Public Service Why Not President?
Young lawyers are often advised that public service is a way to gain community recognition and, just maybe, attract clients. Some lawyers think that being politically active will do the trick. Better yet, why not run for public office? Get your picture in the newspaper, get invited to meetings (with many potential clients), get to introduce yourself and charm strangers.
Let me tell you the tale of one such lawyer, your humble author. He has always been active in the Democratic Party, so one year he was asked to serve on the Atlanta City Council. He overcame his natural reticence and agreed. When a newspaper interviewed him and asked what other office he might desire, he flippantly said, "Why not president?"
At first it was good. Then came endless council meetings, some lasting six hours, and committee meetings. The Public Works Committee was a blast, talking about sewage disposal. And there were complaints from constituents about the neighbor’s barking dog or "My garbage wasn’t picked up on time." (Like I was going to do this myself?) There were civic club meetings—you haven’t lived until you’ve repeatedly heard the same routine. Sometimes, you were invited to new business receptions—at least you got beverage and some food. But you were also likely to be targeted with questions about city services.
And your law practice? Half your time was spent on public service and half on your practice. The City Council paid 10 percent of what your law practice produced—so 50 percent of your time for 10 percent of the income! Your law partners start to wonder whether you were carrying your weight.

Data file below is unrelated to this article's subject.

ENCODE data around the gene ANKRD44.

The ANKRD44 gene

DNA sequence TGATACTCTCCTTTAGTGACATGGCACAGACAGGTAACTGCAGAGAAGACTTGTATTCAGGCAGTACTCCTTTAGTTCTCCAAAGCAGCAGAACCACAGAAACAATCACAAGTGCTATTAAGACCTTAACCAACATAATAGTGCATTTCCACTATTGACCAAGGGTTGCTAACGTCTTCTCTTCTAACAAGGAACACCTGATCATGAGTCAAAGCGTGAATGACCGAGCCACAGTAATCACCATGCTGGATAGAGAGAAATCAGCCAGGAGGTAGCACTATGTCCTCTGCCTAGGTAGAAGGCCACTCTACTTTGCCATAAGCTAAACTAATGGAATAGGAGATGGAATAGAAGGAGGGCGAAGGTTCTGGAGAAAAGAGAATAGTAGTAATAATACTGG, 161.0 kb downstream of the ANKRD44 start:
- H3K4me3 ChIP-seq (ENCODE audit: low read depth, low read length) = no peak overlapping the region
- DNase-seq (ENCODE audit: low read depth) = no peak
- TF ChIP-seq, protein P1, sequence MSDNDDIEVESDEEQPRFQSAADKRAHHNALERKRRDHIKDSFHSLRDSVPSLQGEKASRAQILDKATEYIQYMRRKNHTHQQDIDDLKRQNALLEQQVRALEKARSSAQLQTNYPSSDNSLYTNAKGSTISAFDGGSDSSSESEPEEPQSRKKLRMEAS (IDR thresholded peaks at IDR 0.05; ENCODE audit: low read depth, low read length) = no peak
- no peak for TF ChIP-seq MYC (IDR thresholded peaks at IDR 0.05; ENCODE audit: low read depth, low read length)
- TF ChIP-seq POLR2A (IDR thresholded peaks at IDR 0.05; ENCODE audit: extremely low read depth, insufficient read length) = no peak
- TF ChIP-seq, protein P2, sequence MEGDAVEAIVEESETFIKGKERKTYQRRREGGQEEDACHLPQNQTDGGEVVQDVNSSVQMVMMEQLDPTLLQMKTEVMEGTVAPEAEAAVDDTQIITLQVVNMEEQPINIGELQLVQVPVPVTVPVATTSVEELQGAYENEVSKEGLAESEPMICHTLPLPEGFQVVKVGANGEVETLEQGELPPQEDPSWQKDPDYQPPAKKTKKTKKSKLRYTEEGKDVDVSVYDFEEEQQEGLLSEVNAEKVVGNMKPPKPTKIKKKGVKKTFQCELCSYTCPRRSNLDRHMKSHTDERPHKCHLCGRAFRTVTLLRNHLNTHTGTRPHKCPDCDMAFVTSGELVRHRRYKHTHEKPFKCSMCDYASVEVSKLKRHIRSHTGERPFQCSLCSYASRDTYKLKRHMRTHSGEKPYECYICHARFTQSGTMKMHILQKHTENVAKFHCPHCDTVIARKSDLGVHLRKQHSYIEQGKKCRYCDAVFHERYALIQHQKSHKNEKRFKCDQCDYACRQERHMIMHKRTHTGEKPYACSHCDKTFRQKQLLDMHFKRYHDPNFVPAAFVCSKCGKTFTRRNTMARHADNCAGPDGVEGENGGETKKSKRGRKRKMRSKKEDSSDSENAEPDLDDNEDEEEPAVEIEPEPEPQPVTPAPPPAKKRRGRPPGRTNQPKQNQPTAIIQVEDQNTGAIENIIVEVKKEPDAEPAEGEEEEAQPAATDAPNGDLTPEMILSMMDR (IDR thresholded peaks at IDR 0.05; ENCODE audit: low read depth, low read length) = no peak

True, occasionally you were hired to represent someone, but there was always the concern about conflict of interest: Am I taking this case because I want to please a constituent? The only real reward was a sense of contributing to the community.
There were other "rewards" after leaving office. People knew your name. (Some still do!) The city contacts you made helped you rezone some very substantial developments, which helped you finance four college educations. Later, you helped shape up the taxicab industry as head of the Atlanta Taxicab Commission.
I still keep the badge the chief of police gave me. It is in my wallet alongside my "Chuck Driebe for City Council" campaign button. These remind me of the glory I once had (the police badge) and to never do this again (the campaign button)!
Chuck Driebe, editor-in-chief of SOLO, has a general practice in Jonesboro, Georgia. Contact him at firstname.lastname@example.org.